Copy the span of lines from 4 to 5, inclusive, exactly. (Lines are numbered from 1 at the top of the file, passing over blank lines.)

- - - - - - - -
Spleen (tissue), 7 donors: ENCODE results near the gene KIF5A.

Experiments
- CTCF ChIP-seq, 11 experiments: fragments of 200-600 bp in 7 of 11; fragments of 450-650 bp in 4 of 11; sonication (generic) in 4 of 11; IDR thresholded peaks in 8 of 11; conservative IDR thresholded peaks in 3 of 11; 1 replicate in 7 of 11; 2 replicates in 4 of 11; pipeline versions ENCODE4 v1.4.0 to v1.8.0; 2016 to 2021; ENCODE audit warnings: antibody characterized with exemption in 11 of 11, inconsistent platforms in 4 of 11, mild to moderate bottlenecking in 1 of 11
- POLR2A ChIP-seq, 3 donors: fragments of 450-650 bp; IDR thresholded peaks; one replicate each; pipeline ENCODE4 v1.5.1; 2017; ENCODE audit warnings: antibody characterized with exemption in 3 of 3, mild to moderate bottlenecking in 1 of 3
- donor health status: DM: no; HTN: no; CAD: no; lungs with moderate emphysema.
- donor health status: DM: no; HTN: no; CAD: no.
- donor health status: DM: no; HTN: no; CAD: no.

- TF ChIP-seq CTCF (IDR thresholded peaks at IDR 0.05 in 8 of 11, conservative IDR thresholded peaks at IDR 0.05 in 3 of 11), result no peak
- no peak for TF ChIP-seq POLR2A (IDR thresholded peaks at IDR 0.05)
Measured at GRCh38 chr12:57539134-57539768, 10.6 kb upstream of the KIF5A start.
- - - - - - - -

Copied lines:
- POLR2A ChIP-seq, 3 donors: fragments of 450-650 bp; IDR thresholded peaks; one replicate each; pipeline ENCODE4 v1.5.1; 2017; ENCODE audit warnings: antibody characterized with exemption in 3 of 3, mild to moderate bottlenecking in 1 of 3
- donor health status: DM: no; HTN: no; CAD: no; lungs with moderate emphysema.